The church and the château in Noirmoutier-en-Île
|Region||Pays de la Loire|
|o Mayor (2020–2026)||Yan Balat|
|19.59 km2 (7.56 sq mi)|
|o Density||240/km2 (620/sq mi)|
|Time zone||UTC+01:00 (CET)|
|o Summer (DST)||UTC+02:00 (CEST)|
|Elevation||0-20 m (0-66 ft) |
(avg. 7 m or 23 ft)
|1 French Land Register data, which excludes lakes, ponds, glaciers > 1 km2 (0.386 sq mi or 247 acres) and river estuaries.|
Noirmoutier-en-l'Île (French pronunciation: [nwa?mutje l?il]), commonly referred to as Noirmoutier, is a commune located in the northern part of the island of Noirmoutier, just off the coast of the Vendée department in the Pays de la Loire region in western France.
The history of the town began with the arrival of the monk Saint Philibert in 674 who founded a monastery. The Château de Noirmoutier dates from the 11th and 12th century. In summer the area is a tourist resort.
Noirmoutier-en-l'Île is situated to the north of the island of Noirmoutier, in the Atlantic Ocean. The commune covers the northern point of the island, and contains three villages: Noirmoutier, L'Herbaudiere and Le Vieil. L'Herbaudiere is a noteworthy port and is managed by the Chamber of Commerce and Industry of the Vendée. The inconvenient location in relation to the town and economic success of the village encouraged its inhabitants to seek the establishment of a commune independent from Noirmoutier-en-l'Île. Le Vieil is also located on the north coast within the commune. It is a popular destination for vacationers over the summer. An inventor Brutus de Villeroi tested the first French submarine in the village on 12 August 1832. An old street bears his name.
Noirmoutier is home to the most expensive potatoes in the world. Known as "La Bonnotte", only around 100 tons of this top quality potato are cultivated annually and it is harvested only on the island Noirmoutier. The cost of one kilogram can reach EUR500 (US $322 per pound), but the potatoes are normally sold for around EUR70 per kilo (US $45 per pound). The cost is attributed to the fact that this type of potato is almost extinct because it must be harvested by hand. The potato fields also require fertilization by seaweed in a climate shaped by the nearby sea. The presence of algae and seaweed in the soil is responsible for the potato's earthy and salty flavor. Because the variety is delicate and its tuber remains attached to its stem, the potato must be picked and not torn.  The potatoes are generally served in top class restaurants in France and the Netherlands in mid-May.
The first traces of the castle appeared in 830 with the construction of a castrum by the abbot Hilbold, from the monastery of Saint-Philbert. It served to defend the monks and the island's population from the Vikings.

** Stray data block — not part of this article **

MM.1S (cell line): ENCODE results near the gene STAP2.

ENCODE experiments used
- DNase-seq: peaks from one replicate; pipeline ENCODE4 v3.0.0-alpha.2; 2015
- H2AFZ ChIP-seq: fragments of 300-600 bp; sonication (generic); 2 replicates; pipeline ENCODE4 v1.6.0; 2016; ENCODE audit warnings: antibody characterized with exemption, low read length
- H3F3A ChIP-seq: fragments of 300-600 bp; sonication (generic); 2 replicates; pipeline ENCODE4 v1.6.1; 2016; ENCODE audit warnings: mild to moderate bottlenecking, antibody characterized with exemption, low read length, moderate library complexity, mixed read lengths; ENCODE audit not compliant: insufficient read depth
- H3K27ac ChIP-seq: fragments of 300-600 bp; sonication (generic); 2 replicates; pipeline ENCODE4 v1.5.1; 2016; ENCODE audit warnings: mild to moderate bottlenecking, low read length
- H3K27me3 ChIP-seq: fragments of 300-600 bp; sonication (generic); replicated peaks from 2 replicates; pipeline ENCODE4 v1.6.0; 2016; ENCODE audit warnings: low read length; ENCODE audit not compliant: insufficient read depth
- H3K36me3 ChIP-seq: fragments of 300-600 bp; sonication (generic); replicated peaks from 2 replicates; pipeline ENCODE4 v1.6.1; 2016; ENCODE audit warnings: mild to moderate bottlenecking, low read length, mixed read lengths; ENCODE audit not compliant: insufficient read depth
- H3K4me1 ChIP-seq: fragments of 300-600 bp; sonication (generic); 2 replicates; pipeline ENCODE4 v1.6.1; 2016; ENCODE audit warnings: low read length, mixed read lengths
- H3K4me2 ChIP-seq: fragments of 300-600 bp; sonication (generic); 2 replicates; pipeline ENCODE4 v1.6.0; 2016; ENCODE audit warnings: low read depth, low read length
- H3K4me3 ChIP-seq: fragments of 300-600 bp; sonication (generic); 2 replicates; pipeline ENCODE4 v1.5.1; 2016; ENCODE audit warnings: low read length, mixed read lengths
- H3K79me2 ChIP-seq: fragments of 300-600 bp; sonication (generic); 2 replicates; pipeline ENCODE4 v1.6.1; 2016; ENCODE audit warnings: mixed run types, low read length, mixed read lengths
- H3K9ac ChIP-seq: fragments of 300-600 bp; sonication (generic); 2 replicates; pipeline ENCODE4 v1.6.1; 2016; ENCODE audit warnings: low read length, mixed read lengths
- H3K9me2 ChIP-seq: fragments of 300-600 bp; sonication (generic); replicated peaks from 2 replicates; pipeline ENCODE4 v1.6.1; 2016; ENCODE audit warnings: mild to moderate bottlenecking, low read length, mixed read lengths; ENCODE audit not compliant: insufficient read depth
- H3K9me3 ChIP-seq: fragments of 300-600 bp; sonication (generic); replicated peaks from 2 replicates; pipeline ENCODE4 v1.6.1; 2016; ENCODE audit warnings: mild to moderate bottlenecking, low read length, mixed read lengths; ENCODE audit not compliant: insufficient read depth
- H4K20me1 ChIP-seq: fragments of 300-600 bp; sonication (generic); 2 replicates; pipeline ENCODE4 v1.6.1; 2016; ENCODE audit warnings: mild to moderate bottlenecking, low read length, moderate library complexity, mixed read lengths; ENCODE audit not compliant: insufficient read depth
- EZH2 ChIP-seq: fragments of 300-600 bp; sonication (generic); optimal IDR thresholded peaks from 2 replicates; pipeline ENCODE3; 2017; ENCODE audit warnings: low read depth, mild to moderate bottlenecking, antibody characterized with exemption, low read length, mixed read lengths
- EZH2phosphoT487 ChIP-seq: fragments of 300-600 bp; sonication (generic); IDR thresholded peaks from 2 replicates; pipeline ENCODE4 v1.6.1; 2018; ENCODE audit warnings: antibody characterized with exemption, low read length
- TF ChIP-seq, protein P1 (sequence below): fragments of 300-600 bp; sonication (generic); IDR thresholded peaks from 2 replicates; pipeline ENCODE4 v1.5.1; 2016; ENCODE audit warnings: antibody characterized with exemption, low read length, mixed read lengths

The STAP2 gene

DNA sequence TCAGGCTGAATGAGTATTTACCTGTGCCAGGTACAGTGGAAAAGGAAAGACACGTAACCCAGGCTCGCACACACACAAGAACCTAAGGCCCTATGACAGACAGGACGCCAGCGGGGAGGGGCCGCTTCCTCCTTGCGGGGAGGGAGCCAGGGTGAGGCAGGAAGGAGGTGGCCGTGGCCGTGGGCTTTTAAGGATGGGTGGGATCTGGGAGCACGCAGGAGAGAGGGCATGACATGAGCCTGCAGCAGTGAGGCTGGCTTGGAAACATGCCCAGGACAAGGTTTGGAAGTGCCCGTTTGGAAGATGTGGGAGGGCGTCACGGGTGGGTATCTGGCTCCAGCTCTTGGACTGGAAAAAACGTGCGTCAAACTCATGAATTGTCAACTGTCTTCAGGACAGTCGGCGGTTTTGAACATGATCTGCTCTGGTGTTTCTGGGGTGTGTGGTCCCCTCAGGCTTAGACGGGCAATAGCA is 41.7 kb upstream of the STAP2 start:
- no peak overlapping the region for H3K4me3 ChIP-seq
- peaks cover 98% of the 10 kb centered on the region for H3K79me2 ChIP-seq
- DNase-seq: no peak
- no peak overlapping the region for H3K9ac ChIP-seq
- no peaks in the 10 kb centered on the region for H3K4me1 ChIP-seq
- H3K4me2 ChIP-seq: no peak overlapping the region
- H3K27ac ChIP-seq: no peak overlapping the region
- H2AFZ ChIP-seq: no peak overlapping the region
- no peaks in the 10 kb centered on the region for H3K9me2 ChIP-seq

The castle was rebuilt in stone in the 12th century by the feudal power who was trying to stabilise the region, notably by preventing Norman pillaging. The island at that time was under the control of the barons of La Garnache. The keep was built by Pierre IV of La Garnache, then an enclosure equipped with towers was built around the lower courtyard. The castle resisted numerous attacks from the English in 1342 and 1360, and again in 1386 under the command of the Earl of Arundel. It fought off the Spanish in 1524 and 1588, but in 1674, it was taken by the Dutch troops of Admiral Tromp.
During the French Revolution, the castle served as a military prison. During the 19th century, the castle was used as a barracks. In 1871, during the Paris Commune, insurgents were imprisoned there. In 1960, a house was built within the castle grounds by the governor of the island and the castle. Today, the keep houses the Noirmoutier Museum.
The keep at the centre of the castle is solid and rectangular. Built of rubble, it has three floors with the lords' residence at the top. The keep has numerous murder holes and defensive turrets at the corners. The rectangular fortification consists of two towers, a single gate and two watch turrets in the four corners. At the beginning of the 18th century, the towers were reconstructed and the keep adapted for artillery.
The Parish Church of Noirmoutier is dedicated to St. Philbert, who founded a monastery here around 674. where the monks' s had taken refuge after the invasion of Normandy in 875. A shrine at the altar contains relics of the saint and was classified as a historical monument in 1898. The church was first destroyed by the Saracens in 725 and 732. When the son of Charlemagne, Louis the Pious became King of Aquitaine, he inherited the rights to the church and in 801 ordered the reconstruction of the abbey and chapel. Forty five years later it was again destroyed by the Normans in 846. It was then rebuilt at the end of 11th century but rather more primitively than previously. Centuries later, the aisles were raised and it was consecrated in 1849. The neo-Romanesque bell tower was built in 1875 to replace the old bell tower which was destroyed by fire in 1848.
On the inside is a model frigate, made by an artisan watchmaker of the village in 1802 for Augustus Jacobsen. The church received the body of St. Philbert some time between 690 and 836, when he was transferred to Saint-Philbert-de-Grand-Lieu, where the monks had taken refuge after the invasion of Normandy in 875. A shrine at the altar contains relics of the saint and was classified as a historical monument in 1898.
Robert Bresson's Lancelot du Lac (1974) is one of a number of films that have been shot on location in Noirmoutier-en-l'Île., and an exhibition dedicated to the town's role as a film location since the 1960s will be open at Château de Noirmoutier until November 2017.
Noirmoutier-en-l'Île was the host for the Grand Départ(start) of the 2018 Tour de France.